The truck needs a considerable amount of energy to move. Powering it from batteries is very demanding on the available capacity that the vehicle can carry with it. Batteries are very heavy and should not be too many, as they reduce the car’s own payload. Vehicles powered by batteries are therefore suitable for distribution over shorter distances, where a range of about 200 kilometers is not such a big problem. A far more important topic is the speed of battery charging. Ideally, they should be recharged fast enough to do so during loading, but this presupposes a sufficiently strong power supply. In the case of cordless electric vehicles, it is necessary to comprehensively address the method of their operation in combination with the available charging infrastructure. Therefore, their use is limited to cases where this can be solved.
So how will this be handled with tractors or long-distance vehicles?
In the field of vehicle batteries, a solution is being sought for higher capacity in relation to weight – not only due to the range, but also to reduce the vehicle’s own weight. Such projects exist, but so far the development is rather slow and gradual. Therefore, hydrogen is far more likely to be the fuel of the future. In particular, liquid hydrogen has the potential to approach the range of an electric truck with a normal total weight of 40 tonnes at least beyond 1000 kilometers per tank filling, which would already be feasible for long-distance travel. However, the assumption is that there will be a network of hydrogen filling stations. However, investments in the construction of such a network will be very high and its preparation will take some time.
Is Mercedes-Benz developing a device that will lead the way in the years to come?
Daimler Truck AG, a manufacturer of Mercedes-Benz trucks and other brands for other parts of the world, is developing a single platform for electrically powered trucks that should be usable on all continents. Both for battery and hydrogen electric trucks. At the end of the year, this comprehensive concept of the electric car series was awarded the prestigious Truck Innovation Award 2021, which is awarded by the Truck of the Year jury for significant technological contribution.
Can you guess when electric trucks could replace diesel ones?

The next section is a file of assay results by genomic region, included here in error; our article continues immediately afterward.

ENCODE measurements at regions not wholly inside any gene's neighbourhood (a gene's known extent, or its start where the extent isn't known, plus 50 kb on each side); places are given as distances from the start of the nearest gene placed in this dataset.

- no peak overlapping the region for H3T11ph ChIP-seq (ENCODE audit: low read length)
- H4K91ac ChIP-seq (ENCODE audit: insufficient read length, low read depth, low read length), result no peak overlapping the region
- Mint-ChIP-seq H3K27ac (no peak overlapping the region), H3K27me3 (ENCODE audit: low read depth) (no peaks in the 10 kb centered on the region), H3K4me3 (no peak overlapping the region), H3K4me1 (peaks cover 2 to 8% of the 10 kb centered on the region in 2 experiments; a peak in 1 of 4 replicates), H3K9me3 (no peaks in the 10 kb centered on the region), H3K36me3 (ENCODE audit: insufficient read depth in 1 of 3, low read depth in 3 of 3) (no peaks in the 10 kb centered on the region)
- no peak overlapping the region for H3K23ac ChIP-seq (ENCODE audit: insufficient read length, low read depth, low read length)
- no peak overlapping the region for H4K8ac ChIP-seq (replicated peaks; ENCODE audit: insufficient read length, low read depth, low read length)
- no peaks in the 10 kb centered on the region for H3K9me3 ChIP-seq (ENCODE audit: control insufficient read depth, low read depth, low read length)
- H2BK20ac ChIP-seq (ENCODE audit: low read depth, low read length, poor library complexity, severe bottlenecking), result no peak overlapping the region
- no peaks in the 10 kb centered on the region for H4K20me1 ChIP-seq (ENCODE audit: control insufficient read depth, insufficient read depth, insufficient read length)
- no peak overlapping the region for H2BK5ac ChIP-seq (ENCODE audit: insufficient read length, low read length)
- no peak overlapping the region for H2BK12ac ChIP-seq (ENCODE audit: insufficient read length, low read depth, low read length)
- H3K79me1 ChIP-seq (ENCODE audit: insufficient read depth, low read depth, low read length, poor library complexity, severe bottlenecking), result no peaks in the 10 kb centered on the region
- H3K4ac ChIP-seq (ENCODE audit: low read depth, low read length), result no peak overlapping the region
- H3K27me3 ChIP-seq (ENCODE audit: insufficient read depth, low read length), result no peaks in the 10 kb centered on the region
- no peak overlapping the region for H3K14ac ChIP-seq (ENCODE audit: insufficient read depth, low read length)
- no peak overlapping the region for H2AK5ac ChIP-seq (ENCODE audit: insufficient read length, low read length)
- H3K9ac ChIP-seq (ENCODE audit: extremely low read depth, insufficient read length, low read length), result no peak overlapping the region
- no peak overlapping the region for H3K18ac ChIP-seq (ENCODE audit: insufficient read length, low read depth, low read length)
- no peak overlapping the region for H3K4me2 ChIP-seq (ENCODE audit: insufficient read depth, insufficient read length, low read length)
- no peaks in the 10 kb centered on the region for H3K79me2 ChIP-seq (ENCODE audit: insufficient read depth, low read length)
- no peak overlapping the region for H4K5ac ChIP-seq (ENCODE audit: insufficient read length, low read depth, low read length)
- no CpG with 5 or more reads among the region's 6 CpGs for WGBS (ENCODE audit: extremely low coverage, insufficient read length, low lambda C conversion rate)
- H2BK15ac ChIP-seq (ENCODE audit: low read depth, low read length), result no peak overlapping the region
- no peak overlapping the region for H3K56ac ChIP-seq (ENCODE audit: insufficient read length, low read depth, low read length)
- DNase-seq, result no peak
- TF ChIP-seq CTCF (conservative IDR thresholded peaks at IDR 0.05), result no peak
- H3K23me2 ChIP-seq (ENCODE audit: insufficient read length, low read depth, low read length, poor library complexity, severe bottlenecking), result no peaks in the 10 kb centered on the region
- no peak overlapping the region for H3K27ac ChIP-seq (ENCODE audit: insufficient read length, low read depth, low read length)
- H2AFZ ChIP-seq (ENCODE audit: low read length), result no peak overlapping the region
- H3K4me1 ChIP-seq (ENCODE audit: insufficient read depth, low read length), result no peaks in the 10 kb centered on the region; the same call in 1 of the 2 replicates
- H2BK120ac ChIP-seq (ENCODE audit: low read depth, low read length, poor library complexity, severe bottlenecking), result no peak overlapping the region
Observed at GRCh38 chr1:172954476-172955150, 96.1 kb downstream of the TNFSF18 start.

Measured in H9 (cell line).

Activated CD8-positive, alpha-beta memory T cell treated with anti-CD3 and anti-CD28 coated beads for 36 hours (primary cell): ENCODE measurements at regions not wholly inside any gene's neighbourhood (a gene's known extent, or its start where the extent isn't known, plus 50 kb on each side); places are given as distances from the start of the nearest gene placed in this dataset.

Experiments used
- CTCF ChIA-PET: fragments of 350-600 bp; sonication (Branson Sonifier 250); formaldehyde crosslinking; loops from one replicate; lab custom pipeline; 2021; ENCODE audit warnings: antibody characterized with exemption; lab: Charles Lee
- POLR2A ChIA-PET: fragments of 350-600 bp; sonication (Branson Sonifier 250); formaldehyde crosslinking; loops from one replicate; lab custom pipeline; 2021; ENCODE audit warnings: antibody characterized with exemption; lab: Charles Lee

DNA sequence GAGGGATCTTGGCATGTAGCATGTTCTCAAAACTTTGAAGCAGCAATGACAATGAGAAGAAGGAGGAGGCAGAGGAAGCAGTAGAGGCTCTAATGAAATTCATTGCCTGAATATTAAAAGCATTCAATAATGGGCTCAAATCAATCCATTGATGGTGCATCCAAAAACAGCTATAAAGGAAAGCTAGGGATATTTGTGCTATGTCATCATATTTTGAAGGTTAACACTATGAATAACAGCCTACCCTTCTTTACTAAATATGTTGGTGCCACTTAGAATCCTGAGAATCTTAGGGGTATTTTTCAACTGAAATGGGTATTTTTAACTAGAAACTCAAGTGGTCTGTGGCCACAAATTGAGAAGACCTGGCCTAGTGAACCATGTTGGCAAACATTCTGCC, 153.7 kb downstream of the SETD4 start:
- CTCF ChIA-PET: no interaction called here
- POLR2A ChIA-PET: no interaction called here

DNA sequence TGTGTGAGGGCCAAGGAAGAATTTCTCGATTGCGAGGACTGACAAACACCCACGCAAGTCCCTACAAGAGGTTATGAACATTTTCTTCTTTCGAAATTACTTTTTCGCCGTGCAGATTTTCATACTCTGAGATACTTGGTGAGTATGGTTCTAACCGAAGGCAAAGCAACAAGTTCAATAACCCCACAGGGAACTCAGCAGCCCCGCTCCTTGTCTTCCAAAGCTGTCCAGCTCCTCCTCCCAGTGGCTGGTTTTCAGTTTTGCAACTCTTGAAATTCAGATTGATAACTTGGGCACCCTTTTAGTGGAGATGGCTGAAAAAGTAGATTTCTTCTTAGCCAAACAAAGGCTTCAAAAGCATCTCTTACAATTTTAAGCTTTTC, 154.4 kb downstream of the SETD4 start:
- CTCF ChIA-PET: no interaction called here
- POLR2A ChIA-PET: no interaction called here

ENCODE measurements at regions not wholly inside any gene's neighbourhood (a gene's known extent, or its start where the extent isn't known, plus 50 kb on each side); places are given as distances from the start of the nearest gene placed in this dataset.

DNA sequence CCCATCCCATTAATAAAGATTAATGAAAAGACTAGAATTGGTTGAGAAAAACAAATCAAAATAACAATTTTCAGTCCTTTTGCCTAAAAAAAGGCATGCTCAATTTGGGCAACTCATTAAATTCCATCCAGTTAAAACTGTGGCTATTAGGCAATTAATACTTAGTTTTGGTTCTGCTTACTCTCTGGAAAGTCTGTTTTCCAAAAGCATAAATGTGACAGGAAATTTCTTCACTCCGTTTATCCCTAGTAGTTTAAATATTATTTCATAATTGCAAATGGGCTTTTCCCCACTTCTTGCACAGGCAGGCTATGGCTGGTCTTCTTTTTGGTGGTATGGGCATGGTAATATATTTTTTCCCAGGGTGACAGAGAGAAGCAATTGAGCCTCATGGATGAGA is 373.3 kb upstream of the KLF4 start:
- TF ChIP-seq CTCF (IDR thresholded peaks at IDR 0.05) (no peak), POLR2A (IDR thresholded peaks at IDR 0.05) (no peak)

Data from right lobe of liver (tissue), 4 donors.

Europe already has goals for that. The closest is to reduce CO2 emissions from trucks by 30 percent by 2030. It was therefore necessary to start preparing for the arrival of electric cars immediately, because this goal cannot be achieved by “simply” optimizing internal combustion engines. That is why all manufacturers are now working hard to get electric vehicles on the road. The goal of our parent company is that the production of classic vehicles with internal combustion engines should end by 2039. However, in parallel with the preparation of vehicles, the preparation of the infrastructure that will supply the vehicles with energy must take place. But the fundamental question arises, because a truck has to make a so-called profit. The car will be bought by the person who will have it. The truck must also be economical, otherwise the carrier will not want to buy it. Car manufacturers can only partially influence this. The production costs of an electric car will probably be higher in the mentioned year 2039 than the production costs of a classic car with an internal combustion engine. It is certain that without a suitable system of state support, the onset of electromobility in the freight transport sector will be significantly slower than in the passenger car sector.
Is Daimler Truck AG preparing another revolutionary innovation?
Development is in full swing. I can promise that the Mercedes-Benz brand will still be one of the leaders in technological progress and the news will not be long in coming.
Josef Marik (48 years)
CEO of Mercedes-Benz Truck Czech Republic. He has been working for the Mercedes-Benz brand in the Czech Republic for 25 years. He graduated from the Technical Faculty of the Czech University of Life Sciences in Prague, where he obtained an engineering degree. He likes gardening, or skiing or cycling. He is married and has three children.
Source: E15.cz by www.e15.cz.